Here "Document Selection" means the choice from a search generated surrogate list of a particular document for the purpose of further use, and it is this cognitive process and its sub processes and components that is the focus of the study. Document Information Elements (DIE's) are the smallest meaningful components of the bibliographic record and may relate to particular user selection criteria. Using 25 faculty and graduate student subjects, participants viewed a retrieved citation printout, and were recorded reading and thinking aloud as they evaluated the individual citations. A second pass through the selected citations was then made to permit further rejection and provide a preference ranking. The recordings were then coded and analyzed to determine DIE's, document values, and criteria used.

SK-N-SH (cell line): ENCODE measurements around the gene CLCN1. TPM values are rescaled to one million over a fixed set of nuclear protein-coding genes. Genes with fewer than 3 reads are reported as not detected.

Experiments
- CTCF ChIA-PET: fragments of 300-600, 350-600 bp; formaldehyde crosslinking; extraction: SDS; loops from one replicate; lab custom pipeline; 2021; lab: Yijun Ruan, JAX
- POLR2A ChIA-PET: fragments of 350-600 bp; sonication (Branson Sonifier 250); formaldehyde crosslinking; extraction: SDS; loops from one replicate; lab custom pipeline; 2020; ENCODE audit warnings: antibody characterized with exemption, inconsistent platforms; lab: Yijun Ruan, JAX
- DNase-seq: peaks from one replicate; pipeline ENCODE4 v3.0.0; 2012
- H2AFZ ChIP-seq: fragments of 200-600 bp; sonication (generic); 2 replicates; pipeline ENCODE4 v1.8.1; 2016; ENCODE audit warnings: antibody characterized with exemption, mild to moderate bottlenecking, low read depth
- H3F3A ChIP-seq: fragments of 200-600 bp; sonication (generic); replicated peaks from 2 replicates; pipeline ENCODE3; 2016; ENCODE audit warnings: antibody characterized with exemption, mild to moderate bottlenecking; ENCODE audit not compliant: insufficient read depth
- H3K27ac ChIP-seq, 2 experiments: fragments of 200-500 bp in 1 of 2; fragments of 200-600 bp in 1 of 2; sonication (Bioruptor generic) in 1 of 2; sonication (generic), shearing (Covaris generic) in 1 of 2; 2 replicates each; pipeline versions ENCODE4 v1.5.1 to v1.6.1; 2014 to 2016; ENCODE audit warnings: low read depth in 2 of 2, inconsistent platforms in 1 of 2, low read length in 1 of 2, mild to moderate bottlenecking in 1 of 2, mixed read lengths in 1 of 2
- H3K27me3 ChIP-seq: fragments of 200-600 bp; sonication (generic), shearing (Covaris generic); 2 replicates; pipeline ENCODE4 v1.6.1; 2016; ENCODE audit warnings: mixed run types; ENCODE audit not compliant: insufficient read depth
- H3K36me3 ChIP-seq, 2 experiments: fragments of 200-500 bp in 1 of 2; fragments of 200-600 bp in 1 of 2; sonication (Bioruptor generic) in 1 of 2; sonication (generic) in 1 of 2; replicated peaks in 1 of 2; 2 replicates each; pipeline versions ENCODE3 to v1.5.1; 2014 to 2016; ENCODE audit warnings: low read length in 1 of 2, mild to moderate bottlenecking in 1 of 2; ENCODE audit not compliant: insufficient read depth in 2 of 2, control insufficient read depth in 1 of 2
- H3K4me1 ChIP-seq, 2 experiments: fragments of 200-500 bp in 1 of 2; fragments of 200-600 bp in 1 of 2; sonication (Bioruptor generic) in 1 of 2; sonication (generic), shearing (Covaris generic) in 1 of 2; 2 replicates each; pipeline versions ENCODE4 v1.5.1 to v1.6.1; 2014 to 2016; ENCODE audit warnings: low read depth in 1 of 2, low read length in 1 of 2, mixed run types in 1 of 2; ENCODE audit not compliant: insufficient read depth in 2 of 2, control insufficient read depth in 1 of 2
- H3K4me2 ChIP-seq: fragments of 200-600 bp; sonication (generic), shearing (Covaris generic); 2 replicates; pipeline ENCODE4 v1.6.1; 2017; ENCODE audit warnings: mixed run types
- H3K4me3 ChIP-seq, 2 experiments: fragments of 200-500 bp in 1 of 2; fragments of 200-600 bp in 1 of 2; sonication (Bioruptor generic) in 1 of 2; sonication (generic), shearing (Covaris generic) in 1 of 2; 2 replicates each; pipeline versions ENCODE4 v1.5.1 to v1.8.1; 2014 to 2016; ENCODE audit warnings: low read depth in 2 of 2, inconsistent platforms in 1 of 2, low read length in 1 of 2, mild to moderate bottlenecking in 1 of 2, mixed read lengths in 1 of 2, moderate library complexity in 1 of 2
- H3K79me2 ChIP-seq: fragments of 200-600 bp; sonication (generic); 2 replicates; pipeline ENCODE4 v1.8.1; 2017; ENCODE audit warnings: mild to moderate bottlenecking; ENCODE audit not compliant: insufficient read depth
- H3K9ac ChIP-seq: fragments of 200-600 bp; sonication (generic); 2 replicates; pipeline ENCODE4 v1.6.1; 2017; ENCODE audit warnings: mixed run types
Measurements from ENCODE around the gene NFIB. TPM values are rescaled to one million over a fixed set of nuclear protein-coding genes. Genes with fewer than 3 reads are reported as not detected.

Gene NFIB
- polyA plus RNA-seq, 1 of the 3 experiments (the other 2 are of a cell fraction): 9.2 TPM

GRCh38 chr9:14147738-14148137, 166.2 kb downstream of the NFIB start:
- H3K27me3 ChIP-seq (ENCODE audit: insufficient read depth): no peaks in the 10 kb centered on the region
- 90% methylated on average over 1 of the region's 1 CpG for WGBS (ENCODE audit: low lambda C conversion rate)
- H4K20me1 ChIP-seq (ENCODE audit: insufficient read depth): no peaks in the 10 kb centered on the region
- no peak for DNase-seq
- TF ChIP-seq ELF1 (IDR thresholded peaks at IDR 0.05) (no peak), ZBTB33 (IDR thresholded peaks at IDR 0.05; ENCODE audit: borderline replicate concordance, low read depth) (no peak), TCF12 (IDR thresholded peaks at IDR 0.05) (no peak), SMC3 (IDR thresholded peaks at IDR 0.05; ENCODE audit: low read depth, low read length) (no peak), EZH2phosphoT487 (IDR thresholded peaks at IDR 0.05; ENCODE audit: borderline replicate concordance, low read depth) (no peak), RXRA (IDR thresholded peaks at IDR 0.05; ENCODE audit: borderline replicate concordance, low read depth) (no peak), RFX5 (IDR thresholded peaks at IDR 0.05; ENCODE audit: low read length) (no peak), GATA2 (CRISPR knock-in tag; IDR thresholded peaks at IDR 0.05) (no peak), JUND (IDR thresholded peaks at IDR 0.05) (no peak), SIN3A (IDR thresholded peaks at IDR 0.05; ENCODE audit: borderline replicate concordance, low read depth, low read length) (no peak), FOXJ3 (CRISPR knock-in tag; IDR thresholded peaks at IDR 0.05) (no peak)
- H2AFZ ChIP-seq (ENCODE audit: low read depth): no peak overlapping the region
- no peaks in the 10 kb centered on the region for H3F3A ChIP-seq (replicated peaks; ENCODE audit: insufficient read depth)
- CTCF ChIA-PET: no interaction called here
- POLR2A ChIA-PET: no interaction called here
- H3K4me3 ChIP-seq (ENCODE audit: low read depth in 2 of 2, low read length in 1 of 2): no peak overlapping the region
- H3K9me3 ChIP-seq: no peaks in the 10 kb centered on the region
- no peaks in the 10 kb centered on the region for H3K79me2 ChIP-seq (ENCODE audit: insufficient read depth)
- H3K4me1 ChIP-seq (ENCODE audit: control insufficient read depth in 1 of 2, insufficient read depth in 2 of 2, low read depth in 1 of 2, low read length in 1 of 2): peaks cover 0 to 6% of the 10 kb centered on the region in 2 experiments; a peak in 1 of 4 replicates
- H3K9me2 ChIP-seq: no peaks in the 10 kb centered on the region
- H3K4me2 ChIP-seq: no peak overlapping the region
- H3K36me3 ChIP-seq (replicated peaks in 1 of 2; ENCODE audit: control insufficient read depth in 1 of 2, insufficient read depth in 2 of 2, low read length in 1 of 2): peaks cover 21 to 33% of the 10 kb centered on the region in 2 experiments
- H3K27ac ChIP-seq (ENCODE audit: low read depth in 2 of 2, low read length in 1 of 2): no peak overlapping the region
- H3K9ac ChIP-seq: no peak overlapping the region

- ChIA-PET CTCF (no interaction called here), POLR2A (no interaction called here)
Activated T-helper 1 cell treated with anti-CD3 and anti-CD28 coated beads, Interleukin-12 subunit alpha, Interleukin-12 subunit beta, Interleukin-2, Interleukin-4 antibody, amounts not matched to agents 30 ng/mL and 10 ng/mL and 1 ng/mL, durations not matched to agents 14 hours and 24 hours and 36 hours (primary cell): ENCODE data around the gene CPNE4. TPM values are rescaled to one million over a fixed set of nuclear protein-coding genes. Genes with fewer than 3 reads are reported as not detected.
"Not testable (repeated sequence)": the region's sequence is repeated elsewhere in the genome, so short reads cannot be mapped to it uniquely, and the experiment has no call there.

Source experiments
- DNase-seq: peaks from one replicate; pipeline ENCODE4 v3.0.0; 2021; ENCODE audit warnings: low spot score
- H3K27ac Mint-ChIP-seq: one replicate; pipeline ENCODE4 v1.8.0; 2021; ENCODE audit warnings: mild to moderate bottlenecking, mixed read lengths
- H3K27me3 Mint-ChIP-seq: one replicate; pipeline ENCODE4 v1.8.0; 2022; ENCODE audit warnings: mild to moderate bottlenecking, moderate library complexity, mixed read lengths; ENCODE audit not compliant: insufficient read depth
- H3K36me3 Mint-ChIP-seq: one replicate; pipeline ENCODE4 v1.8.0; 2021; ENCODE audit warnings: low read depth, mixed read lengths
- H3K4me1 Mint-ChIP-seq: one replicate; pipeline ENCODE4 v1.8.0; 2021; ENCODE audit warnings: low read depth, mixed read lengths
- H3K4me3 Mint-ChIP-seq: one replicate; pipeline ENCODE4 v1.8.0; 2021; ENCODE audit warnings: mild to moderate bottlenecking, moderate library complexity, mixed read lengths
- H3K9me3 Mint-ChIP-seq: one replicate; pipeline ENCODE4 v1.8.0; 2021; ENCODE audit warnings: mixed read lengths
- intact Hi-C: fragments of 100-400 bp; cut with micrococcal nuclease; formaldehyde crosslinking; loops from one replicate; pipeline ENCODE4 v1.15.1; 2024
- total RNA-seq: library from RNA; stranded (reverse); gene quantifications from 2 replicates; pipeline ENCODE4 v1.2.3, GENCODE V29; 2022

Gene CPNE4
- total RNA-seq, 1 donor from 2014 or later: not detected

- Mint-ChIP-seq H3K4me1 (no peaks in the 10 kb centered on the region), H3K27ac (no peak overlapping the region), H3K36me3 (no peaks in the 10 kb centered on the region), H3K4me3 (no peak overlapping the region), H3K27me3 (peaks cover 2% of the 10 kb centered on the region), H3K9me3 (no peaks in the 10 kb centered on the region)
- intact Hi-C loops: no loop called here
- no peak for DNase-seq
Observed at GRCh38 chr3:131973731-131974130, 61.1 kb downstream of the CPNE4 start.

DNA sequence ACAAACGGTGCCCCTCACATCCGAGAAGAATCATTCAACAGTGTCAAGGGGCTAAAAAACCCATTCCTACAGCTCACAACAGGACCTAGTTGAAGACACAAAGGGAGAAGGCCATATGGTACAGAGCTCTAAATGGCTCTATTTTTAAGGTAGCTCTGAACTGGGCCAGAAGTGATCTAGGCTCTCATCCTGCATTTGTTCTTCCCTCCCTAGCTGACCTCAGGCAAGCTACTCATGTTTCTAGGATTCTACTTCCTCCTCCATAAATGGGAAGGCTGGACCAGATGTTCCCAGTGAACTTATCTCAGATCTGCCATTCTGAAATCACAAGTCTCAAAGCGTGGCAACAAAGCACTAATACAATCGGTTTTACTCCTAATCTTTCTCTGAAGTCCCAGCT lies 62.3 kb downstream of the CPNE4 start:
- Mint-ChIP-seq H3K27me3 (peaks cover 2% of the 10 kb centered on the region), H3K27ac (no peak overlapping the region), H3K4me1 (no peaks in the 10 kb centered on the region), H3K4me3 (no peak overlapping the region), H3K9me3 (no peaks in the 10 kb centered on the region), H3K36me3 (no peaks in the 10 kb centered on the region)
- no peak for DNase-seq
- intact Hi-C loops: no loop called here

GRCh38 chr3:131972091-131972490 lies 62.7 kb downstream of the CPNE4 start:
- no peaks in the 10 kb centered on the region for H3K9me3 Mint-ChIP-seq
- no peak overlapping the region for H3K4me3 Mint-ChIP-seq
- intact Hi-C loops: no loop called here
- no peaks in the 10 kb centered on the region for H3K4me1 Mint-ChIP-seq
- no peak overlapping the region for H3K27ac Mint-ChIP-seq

Epistemic, functional and social values are prominent, and the criteria of topicality is the clear leader although orientation, quality and novelty make strong showings. Title and abstract were the DIE's most used for topicality and orientation, author and journal for quality, and title and author for novelty.




The Electronic News Delivery Project
Watters, C.R., M.A. Shepherd, and F.J. Burkowski

After a review of news reading theory and the state of the art in electronic news provision, including filtering and prediction of user preferences, it is concluded that effective news packages must provide a value added layer in editorial and layout activities. This will include temporal and content linkages, which moves news provision closer to library processes, as well as significant incorporation of multiple media, personalization, and interactivity in both content and in advertisement.